Response to Harper's Letter demonstrates PMC Ideology

Updated: Jul 24, 2020

The Harper’s Letter has brought free speech into the discourse. What interests me about the Harper’s letter is not who signed it, or if the people who signed it are hypocrites. The letter was a milquetoast defense of free speech. What interests me more is the rabid response to the letter, and this response in particular, A more specific letter on Justice and Open Debate

I’m not interested in the virtues of any parties at play. I don’t care who has “bad takes,” I don’t care about people’s “problematic history.” I am not the judge of who gets to speak on what. I have appointed myself the judge of ideology, and the more specific letter on justice and open debate is an excellent example of pure ideology.

 If there is a lesson to be taken from the uproar over the Harper’s letter, it will be in the examination of the ideology that prompts such a backlash, which is the ideology of woke progressive liberalism, which is itself a class ideology of what is commonly called the PMC.

As I have argued elsewhere, the PMC (the upper-middle class, the new petty bourgeoisie, or what we’ll call for simplicity’s sake, the professional class) is a discrete social class who engages in non-productive labor (separating them cleanly from workers). The professional class’ non-productive labor manages and directs production, reproduction, and legitimation of elite class rule.

When not legitimating the rule by elites, the professional class is engaged in a class war against the elites to secure for itself more funding for more professional jobs. This class war manifests as a culture war, whose presence blocks out the working class and redirects all sentiments of injustice through the “voice of the marginalized” a marginalized which can only be spoken for through their mouthpiece, the progressive professional class.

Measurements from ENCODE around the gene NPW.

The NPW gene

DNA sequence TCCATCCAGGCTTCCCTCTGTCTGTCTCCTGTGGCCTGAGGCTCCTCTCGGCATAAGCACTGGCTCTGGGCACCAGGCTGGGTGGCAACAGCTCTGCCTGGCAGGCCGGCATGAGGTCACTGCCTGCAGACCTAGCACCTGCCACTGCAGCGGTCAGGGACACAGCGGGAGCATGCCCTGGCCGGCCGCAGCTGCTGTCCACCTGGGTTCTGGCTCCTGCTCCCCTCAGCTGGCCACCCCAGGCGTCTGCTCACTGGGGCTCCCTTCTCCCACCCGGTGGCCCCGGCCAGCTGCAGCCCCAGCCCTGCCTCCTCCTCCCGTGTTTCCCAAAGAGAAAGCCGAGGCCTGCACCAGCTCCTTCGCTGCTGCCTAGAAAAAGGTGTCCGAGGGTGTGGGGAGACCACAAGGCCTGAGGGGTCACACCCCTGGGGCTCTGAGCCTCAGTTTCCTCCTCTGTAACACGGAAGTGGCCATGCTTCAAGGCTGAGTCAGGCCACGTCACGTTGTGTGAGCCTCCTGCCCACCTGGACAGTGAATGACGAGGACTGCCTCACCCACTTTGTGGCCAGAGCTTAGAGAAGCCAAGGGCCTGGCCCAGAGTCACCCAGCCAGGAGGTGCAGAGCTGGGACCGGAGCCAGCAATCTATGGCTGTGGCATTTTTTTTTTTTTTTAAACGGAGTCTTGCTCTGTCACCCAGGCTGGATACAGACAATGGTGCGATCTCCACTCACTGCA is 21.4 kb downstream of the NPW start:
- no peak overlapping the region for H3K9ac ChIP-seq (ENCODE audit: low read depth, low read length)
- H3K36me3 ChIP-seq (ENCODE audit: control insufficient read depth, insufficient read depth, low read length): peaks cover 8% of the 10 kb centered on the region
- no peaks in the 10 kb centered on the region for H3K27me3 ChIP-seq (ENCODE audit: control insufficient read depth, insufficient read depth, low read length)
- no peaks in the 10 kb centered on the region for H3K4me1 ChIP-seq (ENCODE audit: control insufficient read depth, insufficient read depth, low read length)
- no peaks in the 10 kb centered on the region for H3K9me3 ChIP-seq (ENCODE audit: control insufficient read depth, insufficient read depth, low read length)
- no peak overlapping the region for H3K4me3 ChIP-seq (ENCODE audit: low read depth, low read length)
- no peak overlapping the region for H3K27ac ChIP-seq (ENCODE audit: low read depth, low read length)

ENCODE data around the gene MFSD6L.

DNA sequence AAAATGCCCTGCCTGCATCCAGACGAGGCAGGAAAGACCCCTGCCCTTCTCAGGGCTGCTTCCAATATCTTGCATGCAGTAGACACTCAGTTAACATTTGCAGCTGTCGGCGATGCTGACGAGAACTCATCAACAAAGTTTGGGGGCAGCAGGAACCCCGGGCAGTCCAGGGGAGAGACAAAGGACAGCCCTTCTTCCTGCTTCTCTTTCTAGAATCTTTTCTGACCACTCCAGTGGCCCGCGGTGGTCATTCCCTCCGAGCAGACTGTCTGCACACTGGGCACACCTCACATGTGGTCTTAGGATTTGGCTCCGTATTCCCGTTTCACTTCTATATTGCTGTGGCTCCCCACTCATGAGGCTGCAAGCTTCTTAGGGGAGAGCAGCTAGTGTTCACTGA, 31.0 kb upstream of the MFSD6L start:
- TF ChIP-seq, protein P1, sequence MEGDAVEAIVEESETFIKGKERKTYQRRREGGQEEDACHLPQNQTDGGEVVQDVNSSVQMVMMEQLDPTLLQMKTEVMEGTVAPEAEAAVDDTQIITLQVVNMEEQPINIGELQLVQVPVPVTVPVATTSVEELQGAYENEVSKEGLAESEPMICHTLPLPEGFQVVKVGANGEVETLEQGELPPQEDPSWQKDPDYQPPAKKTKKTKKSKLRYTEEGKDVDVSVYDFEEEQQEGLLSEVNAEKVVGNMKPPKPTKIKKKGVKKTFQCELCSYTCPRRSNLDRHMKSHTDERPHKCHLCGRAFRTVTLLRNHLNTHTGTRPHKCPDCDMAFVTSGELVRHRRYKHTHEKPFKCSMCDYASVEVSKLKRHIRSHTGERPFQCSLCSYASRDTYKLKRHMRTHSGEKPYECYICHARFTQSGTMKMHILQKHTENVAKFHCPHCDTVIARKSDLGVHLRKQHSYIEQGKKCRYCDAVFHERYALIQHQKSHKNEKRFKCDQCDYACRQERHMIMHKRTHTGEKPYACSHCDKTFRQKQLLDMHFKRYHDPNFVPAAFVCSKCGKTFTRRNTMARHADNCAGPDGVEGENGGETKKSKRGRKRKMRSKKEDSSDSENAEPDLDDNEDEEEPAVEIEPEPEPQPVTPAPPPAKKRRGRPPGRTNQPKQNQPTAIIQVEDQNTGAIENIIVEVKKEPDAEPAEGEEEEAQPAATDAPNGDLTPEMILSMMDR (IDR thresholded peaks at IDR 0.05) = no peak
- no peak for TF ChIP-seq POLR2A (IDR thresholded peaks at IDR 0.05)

What is called ‘cancel culture’ is the product of professional class interest and of their ideology. ‘A more specific letter on justice and debate’ demonstrates the professional class ideology magnificently. From it, we can draw out 7 rules to the professional class ideology.

These 7 rules will make arguments without actually making an argument. Following the 8 rules, you can be like the professional and smear, lie, cherry-pick the present and the past, and dress up your selfish class interests as justice for marginalized groups. 

Rule #1 Never admit your own class position.

The professional class is a section of the petty bourgeoisie, hence, professional interests are intensely antagonistic to the working class. A good portion of professionals lies to themselves and others,  that PMC stands for the professional middle class, that the PMCs are allied with workers and therefore are “good socialists.” 

Never mind the fact that the professional class has actively undermined the left and labor movements worldwide for upwards of five decades. That does not stop PMCs from signaling their progressive, socialist bonafide. 

The letter opens with: “They write, in the pages of a prominent magazine that’s infamous for being anti-union, not paying its interns, and firing editors over editorial disagreements with the publisher: “The free exchange of information and ideas, the lifeblood of a liberal society, is daily becoming more constricted.” 

This is both the beginning and the end of the professional’s discussion of labor politics. The rest of their argument in favor of the restriction of speech has nothing to do with ending at-will employment, the countless working people who have lost their jobs because of new PC rules like the ‘ok’ sign is white supremacist.

Rule #2- Object to alternative formulations. Quibble over details. Be a grammar nazi. 

“But they miss the point: the irony of the piece is that nowhere in it do the signatories mention how marginalized voices have been silenced for generations in journalism, academia, and publishing.” 

Except the original letter actually did mention marginalized voices. The authors just didn’t say it in the approved jargon of the professional class: “The restriction of debate, whether by a repressive government or an intolerant society, invariably hurts those who lack power and makes everyone less capable of democratic participation.”